Nearly 20,000 computers in New Zealand Government ministries and district health boards still run on the “obsolete” Windows XP operating system, paying millions to Microsoft for extended support, reveals new figures.
Opposition party Labour MP Clare Curran has launched a tirade against Peter Dunne, Minister of Internal Affairs, pointing out a slow progress in the migration from Windows XP to newer versions, and seeking an explanation for why “millions of dollars” are being spent to “prop up outdated and unsupported” versions of the operating system powering a majority of computers across the public service, exposing them to increased security risks.
Curran claims that at least “20 ministries and 14 district health boards” – Police using 10,000 computers, Justice using 5,584, Ministry of Primary Industries with around 1793, Corrections having 259 and Defence with 73, – have failed to migrate all of their terminals to newer versions of Windows before the official support deadline for Windows XP – 8 April 2014, according to the new figures from Official Information Act (OIA).
Curran added that the count does not include the computers in Dunne’s Department of Internal Affairs, which is said to have refused to respond to the OIA on how many terminals still operate on Windows XP.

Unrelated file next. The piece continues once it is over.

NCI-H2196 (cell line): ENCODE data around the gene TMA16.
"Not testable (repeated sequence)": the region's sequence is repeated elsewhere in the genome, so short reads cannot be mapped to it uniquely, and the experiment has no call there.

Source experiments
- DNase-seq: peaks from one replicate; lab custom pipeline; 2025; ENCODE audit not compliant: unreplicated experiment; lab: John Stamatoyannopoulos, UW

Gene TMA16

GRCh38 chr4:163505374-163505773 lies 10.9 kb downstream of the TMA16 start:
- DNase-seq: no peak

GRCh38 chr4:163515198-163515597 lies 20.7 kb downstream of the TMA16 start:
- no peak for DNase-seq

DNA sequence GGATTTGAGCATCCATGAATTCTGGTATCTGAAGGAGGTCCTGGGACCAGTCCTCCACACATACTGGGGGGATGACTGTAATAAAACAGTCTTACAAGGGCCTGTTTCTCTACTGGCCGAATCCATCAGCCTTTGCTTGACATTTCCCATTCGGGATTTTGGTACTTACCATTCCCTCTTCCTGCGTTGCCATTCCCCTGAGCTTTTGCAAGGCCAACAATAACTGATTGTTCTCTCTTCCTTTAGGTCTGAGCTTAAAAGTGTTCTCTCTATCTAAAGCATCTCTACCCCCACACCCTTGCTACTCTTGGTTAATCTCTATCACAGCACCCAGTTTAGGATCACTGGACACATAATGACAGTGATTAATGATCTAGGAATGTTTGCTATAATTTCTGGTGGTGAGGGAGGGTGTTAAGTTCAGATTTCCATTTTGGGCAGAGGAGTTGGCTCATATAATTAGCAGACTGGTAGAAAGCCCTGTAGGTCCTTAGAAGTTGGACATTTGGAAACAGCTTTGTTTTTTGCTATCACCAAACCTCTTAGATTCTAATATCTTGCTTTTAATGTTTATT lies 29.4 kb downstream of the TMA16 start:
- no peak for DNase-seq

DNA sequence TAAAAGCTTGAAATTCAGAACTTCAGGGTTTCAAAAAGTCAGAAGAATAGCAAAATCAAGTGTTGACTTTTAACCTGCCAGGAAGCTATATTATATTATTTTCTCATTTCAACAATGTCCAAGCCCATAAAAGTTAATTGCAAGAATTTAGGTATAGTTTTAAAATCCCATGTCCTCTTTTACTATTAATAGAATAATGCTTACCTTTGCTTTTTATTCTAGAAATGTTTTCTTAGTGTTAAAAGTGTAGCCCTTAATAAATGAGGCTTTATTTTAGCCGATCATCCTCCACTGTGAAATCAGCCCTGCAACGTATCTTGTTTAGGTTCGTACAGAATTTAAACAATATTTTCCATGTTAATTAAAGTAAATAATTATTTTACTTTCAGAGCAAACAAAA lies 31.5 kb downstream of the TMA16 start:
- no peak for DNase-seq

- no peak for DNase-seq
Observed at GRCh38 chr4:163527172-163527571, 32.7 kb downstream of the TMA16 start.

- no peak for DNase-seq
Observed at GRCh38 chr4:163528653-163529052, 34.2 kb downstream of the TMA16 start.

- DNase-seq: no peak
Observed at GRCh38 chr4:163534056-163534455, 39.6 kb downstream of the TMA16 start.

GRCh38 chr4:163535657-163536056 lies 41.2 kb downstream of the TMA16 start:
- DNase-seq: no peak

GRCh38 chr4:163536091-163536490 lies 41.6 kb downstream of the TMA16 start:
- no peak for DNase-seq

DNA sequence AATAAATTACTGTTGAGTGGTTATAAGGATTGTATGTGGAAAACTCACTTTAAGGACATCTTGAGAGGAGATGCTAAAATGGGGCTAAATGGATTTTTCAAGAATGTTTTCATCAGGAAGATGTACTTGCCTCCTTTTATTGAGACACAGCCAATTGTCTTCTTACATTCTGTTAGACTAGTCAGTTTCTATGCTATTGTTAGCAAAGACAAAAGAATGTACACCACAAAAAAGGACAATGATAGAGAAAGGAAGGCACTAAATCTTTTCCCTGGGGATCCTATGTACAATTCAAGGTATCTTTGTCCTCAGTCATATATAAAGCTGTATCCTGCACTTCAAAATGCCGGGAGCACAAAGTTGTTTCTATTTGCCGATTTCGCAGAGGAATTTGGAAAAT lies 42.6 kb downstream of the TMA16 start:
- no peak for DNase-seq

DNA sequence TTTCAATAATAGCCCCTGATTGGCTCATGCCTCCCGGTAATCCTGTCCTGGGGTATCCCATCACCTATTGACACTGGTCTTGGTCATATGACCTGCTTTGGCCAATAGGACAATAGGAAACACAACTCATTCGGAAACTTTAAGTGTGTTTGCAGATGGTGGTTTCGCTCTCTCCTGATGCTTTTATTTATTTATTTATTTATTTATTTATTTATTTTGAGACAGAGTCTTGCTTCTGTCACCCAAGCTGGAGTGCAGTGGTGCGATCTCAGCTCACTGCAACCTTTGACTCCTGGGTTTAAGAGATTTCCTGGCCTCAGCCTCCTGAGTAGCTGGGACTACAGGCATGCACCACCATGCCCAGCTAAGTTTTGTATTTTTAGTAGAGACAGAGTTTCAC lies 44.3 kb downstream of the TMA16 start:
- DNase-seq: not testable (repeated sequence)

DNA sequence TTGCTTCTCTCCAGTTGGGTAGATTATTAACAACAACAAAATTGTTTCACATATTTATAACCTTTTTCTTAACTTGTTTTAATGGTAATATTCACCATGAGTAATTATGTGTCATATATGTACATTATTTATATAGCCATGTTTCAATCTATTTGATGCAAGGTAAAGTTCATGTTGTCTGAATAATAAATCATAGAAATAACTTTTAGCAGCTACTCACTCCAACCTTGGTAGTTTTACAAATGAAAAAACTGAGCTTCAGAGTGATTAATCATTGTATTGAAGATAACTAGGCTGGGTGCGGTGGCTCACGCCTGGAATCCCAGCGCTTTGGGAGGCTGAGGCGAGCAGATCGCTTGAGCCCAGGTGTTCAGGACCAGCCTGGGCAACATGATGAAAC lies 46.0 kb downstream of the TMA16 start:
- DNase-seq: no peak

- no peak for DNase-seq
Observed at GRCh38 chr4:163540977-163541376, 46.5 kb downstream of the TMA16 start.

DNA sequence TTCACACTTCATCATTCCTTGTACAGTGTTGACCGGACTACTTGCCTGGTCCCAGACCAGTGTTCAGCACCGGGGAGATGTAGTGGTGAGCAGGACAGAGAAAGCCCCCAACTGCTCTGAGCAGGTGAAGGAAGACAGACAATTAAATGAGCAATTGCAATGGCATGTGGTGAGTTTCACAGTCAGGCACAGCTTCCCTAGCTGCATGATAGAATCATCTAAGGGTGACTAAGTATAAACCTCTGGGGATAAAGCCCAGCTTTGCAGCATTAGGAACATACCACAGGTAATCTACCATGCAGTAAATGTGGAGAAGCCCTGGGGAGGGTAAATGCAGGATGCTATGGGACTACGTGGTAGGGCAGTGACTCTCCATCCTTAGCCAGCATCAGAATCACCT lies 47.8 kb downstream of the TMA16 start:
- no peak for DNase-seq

She said that more than NZ$1 million have been paid to Microsoft to continue support for Windows XP, leaving agencies with either to “shell out taxpayer dollars” to the software giant or to “shrug their shoulders and hope for the best.”
However, Dunne claims that most agencies have had their terminals migrated by April 8 and a majority of the rest have planned to migrate by the end of July and that there was “no loss of service in agencies that have taken this approach.”
He calls Curran’s claims to be “unsubstantiated,” noting that around 25 percent of desktops worldwide haven’t migrated from Windows XP. Dunne said that the agencies who haven’t migrated within the deadline, were “expected to implement robust risk management” including support arrangements from Microsoft to ensure that systems were protected and is confident that the agencies are managing it well, as the progress in migration is steady every week.
He added that migration of “more than 160 government agencies” is complex and since old applications written for XP operating system require re-development, the entire process takes time and also resources.